To all those that are navigating their first holiday season without a loved one, I wish you peace.  Practice gratitude for all those who are with you today and make sure you give yourself the time and space you need to heal.  Give yourself permission to feel what you need to feel – the people who are close to you will understand if you can’t attend every event.  If you are ready, create your own ritual to honour the presence that person had, and still has, in your life.

Wishing all a peaceful and loving holiday season!


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Healing Reactions

I recently had the fantastic experience of attending a 30-hour Restorative Yoga Teacher Training with Scott Davis at Octopus Garden.  I was drawn to this training in particular because I knew there would be some discussion of Chinese Medicine meridians and organ systems.  With the thought of present and future students in mind I asked Scott if we would be able to address the lung/large intestine organ system and meridians, and being fall, the season of that system, it was good timing for my request.

Lung Meridian image from

We started by using a ‘wall clock’ to open up the lung and large intestine meridians. First we did the right side of the body with the arm angled at three different positions (like the arm of a clock) first with the thumb against the wall and palm facing down and then with the palm pressed against the wall.  After moving through the 6 positions I felt great – I felt the lower intercostal muscles on the right side of my ribs releasing and as we walked around the room I noticed how free I felt.

When we got to the left side it was another story.  As we opened

Large Intestine meridian image from

both meridians on the left hand side I started to have an intense reaction.  I felt nauseous and wanted to cry.  As we walked around the room after tears were in my eyes – I probably should have let myself cry more because I felt my throat getting a little sore, perhaps from what I left unexpressed.  I knew that the lung/large intestine organ system in Chinese Medicine is associated with grief, and interestingly enough courage, but I had not anticipated such a strong reaction.  For the rest of the day and most of the day after my left nostril was dripping and I had difficulty breathing through it.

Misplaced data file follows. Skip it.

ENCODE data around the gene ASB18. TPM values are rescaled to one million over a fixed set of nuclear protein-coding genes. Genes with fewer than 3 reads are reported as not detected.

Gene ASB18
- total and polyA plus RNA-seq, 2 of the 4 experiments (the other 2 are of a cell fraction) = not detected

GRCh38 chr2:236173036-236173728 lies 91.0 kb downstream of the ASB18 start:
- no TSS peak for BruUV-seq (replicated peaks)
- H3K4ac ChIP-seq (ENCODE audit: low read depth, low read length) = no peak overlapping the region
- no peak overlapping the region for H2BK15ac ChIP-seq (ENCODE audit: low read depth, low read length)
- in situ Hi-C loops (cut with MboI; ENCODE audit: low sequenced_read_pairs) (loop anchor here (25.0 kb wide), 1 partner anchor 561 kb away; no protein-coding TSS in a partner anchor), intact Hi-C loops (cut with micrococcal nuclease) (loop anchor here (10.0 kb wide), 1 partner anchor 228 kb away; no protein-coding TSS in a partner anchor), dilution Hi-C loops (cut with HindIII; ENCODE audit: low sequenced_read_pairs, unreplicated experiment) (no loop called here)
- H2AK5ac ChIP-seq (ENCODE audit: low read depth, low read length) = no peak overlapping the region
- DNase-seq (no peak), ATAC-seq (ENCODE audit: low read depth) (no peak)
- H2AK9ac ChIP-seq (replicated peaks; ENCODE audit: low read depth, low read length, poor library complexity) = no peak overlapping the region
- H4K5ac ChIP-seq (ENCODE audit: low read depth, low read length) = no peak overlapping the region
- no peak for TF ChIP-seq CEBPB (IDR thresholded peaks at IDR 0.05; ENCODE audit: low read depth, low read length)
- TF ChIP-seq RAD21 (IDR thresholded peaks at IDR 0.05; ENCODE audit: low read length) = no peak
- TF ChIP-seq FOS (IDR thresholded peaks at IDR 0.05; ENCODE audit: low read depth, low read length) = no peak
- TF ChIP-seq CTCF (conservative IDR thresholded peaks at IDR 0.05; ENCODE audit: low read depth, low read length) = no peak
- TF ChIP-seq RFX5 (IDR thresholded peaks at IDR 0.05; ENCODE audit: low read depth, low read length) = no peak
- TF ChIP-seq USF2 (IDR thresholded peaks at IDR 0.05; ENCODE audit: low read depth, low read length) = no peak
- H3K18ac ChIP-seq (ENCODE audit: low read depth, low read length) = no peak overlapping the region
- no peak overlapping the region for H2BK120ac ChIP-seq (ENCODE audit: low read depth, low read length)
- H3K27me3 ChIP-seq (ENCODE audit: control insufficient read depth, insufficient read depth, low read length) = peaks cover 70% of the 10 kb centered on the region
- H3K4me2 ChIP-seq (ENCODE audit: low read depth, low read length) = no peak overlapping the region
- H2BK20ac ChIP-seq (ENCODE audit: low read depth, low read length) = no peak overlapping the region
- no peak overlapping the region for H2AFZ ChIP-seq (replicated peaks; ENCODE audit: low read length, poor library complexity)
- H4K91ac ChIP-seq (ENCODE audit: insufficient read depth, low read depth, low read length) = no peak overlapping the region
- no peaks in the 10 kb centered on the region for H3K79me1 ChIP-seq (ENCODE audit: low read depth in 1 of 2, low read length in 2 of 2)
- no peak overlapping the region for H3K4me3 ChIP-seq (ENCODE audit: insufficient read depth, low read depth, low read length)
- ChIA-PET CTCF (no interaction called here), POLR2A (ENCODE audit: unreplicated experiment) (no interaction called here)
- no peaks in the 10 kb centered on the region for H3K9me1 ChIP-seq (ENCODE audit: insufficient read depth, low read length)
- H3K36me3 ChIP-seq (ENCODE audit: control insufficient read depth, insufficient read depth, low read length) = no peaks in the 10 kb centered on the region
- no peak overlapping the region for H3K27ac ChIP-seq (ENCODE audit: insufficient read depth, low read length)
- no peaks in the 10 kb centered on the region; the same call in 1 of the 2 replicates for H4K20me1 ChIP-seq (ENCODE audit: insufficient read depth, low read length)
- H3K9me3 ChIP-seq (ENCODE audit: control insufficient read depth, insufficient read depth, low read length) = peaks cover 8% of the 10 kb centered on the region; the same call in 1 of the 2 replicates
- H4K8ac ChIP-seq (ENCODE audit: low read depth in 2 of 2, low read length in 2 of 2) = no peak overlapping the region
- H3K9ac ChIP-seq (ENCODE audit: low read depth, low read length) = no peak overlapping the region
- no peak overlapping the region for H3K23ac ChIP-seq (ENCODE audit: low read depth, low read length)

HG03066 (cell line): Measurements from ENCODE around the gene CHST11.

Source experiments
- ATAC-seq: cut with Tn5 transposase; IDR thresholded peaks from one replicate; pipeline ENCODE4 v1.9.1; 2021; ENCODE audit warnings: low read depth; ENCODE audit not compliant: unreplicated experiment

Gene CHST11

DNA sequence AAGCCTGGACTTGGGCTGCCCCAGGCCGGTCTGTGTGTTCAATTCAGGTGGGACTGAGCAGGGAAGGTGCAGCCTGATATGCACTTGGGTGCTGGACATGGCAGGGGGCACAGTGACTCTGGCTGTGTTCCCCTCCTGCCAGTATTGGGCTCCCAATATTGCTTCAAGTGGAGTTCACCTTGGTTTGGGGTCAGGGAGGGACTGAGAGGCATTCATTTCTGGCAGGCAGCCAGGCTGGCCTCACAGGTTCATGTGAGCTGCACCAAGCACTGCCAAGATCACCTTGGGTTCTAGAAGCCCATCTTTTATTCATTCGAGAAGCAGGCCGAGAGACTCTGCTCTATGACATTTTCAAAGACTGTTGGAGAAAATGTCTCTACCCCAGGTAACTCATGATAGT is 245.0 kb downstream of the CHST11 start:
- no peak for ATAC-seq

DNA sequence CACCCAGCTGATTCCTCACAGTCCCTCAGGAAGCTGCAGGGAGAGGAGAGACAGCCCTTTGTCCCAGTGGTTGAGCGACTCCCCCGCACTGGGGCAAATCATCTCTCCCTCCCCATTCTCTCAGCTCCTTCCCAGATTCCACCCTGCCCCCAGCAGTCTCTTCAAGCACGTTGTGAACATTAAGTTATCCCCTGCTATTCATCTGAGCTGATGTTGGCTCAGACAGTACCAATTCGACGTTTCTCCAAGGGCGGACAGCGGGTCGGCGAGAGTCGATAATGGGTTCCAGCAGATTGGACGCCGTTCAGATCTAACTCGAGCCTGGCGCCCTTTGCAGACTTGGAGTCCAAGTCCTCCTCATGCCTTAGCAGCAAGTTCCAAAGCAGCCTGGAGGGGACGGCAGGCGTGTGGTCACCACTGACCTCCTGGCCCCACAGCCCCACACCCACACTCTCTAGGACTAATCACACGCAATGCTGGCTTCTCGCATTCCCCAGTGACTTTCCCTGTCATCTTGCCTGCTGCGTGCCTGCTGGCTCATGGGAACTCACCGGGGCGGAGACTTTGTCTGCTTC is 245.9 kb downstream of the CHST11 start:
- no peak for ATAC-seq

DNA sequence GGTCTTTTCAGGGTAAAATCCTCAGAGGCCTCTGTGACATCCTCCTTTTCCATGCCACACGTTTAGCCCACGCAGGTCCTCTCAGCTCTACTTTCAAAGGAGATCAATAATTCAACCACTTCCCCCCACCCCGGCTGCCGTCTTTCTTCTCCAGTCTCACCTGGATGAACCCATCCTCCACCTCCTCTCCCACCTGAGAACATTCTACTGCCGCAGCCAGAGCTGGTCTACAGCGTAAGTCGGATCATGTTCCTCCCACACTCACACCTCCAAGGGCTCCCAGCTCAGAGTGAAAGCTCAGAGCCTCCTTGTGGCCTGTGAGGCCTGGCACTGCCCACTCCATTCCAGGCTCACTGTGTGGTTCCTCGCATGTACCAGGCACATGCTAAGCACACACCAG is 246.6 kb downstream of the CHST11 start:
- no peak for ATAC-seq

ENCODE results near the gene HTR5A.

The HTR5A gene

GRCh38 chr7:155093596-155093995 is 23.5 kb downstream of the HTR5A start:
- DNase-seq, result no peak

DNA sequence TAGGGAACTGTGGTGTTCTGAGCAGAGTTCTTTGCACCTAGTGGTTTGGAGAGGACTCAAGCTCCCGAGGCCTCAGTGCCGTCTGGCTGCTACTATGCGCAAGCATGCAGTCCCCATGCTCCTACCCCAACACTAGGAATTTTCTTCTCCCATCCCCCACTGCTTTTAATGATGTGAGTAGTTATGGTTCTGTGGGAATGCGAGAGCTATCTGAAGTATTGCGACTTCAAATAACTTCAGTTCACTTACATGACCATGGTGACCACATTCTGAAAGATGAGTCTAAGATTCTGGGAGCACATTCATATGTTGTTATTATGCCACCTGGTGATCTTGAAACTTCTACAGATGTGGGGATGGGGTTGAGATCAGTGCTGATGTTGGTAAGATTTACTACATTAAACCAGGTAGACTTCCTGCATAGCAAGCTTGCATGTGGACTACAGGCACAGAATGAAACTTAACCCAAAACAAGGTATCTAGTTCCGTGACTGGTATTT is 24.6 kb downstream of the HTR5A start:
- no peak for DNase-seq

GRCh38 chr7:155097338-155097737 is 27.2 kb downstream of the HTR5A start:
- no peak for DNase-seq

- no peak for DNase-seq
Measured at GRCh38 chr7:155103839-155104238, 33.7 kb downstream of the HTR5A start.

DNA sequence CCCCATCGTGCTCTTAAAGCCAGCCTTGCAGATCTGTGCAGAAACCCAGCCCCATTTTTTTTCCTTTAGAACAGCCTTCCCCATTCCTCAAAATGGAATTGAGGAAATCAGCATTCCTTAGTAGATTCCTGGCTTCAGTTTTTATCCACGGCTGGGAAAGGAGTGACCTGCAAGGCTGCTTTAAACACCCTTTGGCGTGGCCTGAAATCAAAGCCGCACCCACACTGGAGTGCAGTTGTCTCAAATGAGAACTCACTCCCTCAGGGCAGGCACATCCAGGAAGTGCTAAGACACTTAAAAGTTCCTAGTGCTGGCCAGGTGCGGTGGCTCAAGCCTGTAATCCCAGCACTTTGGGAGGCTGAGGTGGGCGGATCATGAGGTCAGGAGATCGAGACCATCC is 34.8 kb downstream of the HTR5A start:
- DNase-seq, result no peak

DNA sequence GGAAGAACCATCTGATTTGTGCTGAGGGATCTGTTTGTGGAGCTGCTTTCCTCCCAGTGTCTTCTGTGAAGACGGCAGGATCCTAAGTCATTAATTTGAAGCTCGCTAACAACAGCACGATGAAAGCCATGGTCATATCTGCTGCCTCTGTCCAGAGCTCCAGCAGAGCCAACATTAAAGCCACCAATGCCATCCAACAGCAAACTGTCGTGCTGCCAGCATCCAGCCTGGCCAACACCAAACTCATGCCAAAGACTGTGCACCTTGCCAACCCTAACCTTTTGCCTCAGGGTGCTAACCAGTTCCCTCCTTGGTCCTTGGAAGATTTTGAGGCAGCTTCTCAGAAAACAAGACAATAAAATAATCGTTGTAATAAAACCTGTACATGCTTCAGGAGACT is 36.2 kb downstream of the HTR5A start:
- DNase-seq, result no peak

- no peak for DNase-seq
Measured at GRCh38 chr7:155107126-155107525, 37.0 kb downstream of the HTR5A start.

Healing is not easy work and is often uncomfortable.  If we always stayed in a place where we felt comfortable we would never work through the things we need to change.  Sometimes as these changes happen and we release physical or emotional trauma the body can react with symptoms that range from headache, indigestion and fatigue to pain or allergy and cold symptoms.  I find it incredible that even after all the work I have done to let go of my grief, there is still more there.  I might not feel it on an everyday basis or notice it as I go about my daily life, but I believe my intense reaction is a sign I still have more to let go of.   We all have an amazing capacity to heal ourselves, but our bodies and minds protect us from doing more than we are ready to do.  As I opened up my lung and large intestine meridians that day I unexpectedly came across something I was still holding onto.  My reaction is a sign that I was ready to let go.  I am curious to see what happens next time I try this sequence – but I think I’ll wait a couple weeks!